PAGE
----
Caring Too Much About What Others Think: Why Is This So Hard?

Caring Too Much About What Others Think: Why Is This So Hard?

Dr. Rick Petronella

 July 2023 Newsletter

Caring Too Much About What Others Think: Why Is This So Hard?

We all seek acceptance, validation, and the need to be affirmed by others. However, this constant concern about what others think of us can become a significant source of anxiety and hinder our ability to live life authentically.

This happens when you present a version of yourself that you don’t like, and you’re left wondering what stupid or regretful things you may have said. Only when you’re back in the comforts of your true self, and you’re left ruminating about what that prior version of you may have been. Your self-talk may be, “Why did I act that way?” Or, “Why did I say that?” This can cause you to obsess with negative self-talk that can rob you of all confidence.

How do we decrease the chances of encountering these exhausting emotions? Whether you do it through self-reflection or distancing yourself from those that detract from you. From that goal, maintaining calm during these periods can give you the confidence to ground your true sense of who you are. Your true identity. Because it’s only through knowing yourself that you can assert that the opinions of others won’t encroach on what you know to be true.

When interacting with others, we create different versions of ourselves. This constant clenching between identities can lead to confusion about our true selves. The exhaustion experienced after social gatherings is not merely physical but also stems from the mental strain of maintaining multiple ways to try to fit in..

 Alcohol or drugs often present in such gatherings provides temporary relief by merging our identities into one, but true confidence should be built without mood-altering substances.

“When you’re worried about what someone thinks of you, it’s rarely about that person’s opinions of you. It’s about your own opinions of yourself.” – Unknown

One of the primary reasons we worry about what others think about us is the belief that their opinions hold great significance in our lives. However, upon closer examination, we realize that other people’s thoughts and judgments have minimal impact on our well-being and personal growth.

Each individual is entitled to their own thoughts and opinions. However, it is crucial to remember that their perspectives do not define our worth or determine the path we should take. Our lives are ours to live, and seeking approval from others for our choices is unnecessary. Ultimately, we are the ones who need to approve of our decisions.

Worrying excessively about what others think can prevent us from pursuing our dreams and aspirations. Fear of judgment and disapproval may lead us to make choices that conform to societal norms but do not align with our true passions and desires.

When we base our choices on what we believe others expect from us, we relinquish our own influence and accountability. Taking ownership of our decisions empowers us to learn from both successes and failures, leading to personal growth and self-discovery.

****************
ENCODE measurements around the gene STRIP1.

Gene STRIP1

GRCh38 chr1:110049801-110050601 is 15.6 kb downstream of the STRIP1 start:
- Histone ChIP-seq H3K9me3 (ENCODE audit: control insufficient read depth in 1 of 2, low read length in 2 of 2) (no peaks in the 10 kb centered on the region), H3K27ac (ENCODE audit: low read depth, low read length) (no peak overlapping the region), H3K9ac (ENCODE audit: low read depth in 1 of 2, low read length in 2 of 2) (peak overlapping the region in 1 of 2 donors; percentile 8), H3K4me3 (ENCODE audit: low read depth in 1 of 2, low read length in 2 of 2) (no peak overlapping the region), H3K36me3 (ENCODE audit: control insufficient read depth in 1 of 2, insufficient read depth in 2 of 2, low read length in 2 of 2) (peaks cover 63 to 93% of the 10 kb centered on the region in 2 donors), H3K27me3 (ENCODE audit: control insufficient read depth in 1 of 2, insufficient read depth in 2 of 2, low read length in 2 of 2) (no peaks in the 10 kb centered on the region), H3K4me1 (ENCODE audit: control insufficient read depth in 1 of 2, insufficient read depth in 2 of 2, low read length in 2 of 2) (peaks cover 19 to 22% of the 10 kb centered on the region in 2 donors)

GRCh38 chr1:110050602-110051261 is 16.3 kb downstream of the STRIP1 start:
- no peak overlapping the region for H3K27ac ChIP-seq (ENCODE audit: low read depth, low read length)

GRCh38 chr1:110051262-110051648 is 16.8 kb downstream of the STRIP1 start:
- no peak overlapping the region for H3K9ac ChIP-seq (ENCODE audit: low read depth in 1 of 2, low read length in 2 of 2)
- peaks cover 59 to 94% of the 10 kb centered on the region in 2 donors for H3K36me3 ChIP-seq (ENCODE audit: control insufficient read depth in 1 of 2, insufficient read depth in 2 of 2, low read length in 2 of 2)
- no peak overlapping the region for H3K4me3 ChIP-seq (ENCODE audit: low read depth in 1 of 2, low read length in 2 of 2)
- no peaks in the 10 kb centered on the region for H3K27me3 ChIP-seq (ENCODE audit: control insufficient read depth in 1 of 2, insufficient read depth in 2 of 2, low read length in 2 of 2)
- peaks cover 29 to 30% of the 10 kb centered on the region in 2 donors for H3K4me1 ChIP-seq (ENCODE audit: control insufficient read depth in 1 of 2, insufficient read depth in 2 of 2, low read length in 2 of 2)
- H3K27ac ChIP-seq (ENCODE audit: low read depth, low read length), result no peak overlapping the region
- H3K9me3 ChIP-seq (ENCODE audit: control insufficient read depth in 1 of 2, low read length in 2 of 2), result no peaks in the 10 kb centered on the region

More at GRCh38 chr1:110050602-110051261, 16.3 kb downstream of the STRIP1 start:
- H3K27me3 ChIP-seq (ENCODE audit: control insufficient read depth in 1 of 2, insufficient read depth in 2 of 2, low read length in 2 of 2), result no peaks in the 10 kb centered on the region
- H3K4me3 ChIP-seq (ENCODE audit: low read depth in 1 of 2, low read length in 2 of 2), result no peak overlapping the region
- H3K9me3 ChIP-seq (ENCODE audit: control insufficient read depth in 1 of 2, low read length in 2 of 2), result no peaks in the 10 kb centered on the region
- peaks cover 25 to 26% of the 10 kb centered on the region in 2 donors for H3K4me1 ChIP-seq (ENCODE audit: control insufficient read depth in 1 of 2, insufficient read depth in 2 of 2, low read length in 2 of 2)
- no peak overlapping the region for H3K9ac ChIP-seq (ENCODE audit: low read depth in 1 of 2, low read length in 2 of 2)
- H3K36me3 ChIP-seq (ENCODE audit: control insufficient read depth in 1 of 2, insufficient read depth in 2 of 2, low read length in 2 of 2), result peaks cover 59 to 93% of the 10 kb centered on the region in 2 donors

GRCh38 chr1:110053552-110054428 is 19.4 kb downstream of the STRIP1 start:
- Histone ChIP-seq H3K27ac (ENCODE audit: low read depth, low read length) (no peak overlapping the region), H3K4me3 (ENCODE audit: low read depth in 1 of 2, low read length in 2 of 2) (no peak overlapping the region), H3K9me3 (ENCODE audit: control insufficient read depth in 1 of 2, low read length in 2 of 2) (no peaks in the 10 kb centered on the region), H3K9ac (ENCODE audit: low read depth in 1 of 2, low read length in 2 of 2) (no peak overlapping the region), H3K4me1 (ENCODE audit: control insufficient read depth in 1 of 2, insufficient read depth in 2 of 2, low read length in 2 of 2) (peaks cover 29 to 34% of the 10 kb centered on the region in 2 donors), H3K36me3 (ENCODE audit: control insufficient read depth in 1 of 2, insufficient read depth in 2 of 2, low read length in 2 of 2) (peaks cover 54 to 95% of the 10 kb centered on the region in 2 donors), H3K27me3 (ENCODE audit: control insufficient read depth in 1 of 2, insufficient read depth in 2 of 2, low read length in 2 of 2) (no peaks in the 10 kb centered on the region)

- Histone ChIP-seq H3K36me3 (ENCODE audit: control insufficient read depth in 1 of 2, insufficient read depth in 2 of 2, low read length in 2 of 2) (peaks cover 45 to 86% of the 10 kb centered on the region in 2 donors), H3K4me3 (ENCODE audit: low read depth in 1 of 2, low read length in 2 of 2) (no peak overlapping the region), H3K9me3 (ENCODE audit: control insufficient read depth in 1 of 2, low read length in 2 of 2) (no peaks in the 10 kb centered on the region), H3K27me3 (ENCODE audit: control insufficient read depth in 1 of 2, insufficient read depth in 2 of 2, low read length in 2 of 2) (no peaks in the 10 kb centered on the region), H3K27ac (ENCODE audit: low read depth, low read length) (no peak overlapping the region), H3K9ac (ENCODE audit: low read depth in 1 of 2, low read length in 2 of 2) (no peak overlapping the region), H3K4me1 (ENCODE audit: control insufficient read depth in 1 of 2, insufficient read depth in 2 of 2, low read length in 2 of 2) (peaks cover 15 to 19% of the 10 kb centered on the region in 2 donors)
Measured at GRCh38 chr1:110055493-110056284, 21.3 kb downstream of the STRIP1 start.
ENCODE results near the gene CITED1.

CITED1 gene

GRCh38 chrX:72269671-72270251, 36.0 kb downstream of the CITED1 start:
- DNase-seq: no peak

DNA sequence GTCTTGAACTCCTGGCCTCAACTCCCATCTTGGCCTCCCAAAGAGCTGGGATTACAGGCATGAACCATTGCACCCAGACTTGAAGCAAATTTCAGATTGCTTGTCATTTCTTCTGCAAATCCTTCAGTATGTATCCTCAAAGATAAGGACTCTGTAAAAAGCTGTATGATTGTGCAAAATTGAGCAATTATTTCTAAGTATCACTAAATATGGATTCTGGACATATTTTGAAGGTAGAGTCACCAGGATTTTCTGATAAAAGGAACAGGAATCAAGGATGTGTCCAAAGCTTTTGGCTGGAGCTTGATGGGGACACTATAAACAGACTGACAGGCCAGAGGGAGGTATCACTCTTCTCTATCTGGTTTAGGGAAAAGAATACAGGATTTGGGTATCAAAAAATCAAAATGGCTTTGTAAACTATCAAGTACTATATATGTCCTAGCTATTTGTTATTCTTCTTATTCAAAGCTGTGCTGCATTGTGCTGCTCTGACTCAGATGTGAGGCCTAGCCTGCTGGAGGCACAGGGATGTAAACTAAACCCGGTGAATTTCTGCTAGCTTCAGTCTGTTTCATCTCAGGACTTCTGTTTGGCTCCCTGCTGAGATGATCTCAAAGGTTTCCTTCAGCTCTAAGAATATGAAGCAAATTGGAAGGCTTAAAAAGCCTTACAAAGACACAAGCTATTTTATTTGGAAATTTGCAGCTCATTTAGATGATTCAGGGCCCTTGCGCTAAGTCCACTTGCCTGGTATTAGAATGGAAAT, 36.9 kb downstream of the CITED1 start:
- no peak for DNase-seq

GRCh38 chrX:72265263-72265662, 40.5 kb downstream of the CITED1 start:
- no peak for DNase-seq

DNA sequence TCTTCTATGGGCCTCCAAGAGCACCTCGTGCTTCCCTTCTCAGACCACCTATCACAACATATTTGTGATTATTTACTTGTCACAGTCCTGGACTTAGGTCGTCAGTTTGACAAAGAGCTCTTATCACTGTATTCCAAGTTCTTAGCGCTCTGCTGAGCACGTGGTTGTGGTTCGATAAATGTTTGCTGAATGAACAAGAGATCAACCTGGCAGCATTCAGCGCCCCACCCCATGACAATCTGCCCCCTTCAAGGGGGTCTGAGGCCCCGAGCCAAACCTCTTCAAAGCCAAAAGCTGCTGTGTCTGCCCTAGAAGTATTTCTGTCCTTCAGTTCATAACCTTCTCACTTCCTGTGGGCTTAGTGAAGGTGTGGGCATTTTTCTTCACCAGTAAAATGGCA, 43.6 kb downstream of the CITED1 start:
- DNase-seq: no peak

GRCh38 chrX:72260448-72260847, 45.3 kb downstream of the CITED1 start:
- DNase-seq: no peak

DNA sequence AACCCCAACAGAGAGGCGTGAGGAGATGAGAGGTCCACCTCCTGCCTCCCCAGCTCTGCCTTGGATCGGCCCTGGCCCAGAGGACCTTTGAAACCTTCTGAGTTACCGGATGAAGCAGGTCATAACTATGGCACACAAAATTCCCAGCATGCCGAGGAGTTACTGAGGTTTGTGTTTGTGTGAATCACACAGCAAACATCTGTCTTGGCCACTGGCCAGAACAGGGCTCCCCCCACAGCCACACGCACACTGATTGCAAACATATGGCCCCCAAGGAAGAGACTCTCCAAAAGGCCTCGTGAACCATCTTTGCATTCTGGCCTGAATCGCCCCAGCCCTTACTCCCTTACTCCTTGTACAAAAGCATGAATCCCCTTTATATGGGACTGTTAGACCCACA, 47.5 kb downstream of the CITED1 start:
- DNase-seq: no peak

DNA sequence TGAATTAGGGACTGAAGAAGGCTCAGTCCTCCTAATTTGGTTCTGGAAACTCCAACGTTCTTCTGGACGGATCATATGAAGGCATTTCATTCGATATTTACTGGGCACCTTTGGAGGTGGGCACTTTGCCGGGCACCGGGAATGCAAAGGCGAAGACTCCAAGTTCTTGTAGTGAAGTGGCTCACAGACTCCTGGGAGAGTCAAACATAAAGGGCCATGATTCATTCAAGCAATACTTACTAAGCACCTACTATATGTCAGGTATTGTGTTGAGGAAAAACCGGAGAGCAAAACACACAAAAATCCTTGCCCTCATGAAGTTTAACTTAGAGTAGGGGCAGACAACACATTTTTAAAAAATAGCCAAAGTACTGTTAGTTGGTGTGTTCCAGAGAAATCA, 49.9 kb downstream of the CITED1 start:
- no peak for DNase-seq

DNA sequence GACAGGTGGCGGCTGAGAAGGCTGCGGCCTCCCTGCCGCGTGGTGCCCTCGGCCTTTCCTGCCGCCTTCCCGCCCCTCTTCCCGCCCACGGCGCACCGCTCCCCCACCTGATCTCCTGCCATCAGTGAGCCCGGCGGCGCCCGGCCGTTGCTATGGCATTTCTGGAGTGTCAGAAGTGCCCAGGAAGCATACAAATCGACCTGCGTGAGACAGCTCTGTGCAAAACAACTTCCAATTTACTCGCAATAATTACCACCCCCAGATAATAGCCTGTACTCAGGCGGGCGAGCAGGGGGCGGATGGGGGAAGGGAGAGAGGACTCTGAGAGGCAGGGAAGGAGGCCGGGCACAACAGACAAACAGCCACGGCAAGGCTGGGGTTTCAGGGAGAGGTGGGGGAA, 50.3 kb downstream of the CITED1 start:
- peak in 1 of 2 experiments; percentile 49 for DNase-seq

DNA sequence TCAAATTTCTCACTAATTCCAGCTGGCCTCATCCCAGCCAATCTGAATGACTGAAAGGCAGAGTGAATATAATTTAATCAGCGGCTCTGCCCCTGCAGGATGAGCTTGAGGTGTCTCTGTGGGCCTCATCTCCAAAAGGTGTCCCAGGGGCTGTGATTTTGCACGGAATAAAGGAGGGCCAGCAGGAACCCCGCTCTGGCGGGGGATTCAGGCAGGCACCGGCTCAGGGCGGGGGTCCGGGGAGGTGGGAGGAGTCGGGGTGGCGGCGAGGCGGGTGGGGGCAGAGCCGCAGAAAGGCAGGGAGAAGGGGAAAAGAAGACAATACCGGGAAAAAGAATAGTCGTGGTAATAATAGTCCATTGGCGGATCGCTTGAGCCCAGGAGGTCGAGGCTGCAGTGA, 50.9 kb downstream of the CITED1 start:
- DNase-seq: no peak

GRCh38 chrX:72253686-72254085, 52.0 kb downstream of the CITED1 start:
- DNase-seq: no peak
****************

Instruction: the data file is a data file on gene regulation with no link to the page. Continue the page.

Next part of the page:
To break free from the trap of internalizing other people’s opinions, we must cultivate self-acceptance, authenticity, and self-validation. It is essential to remember that we are the authors of our own lives and that “our worth is not determined by the judgments of others.”

“The unhappiest people in this world are those who care the most about what other people think.”

Joy Bell C., writer

While we may believe that others are constantly scrutinizing our every move, the truth is that people are primarily focused on their own lives. Freeing ourselves from the imagined judgment of others allows us to live with greater freedom and authenticity.

Attempting to please everyone is an exercise in futility. No matter what we do, there will always be someone who disagrees or finds fault. As individuals, we have our own unique tastes, preferences, and perspectives. Accepting that we cannot please everyone can liberate us from the burden of seeking universal approval and allows us to focus on living our lives according to our own values and aspirations.


Worrying excessively about what others think is a common trap that inhibits our personal growth and happiness. However, by recognizing and questioning the weight of expectations and embracing authenticity, we can break free from the shackles of external validation. Ultimately, our own opinions and self-validation should hold greater importance in shaping our lives. Let us prioritize our own growth, follow our passions, and live authentically, unencumbered by the opinions of others. Remember, embracing your authenticity and prioritizing your own happiness and fulfillment is a lifelong journey. It may not always be easy, but by implementing a mindset of self-acceptance and self-compassion, you can gradually free yourself from the burden of worrying about what others think and live a more authentic and fulfilling life.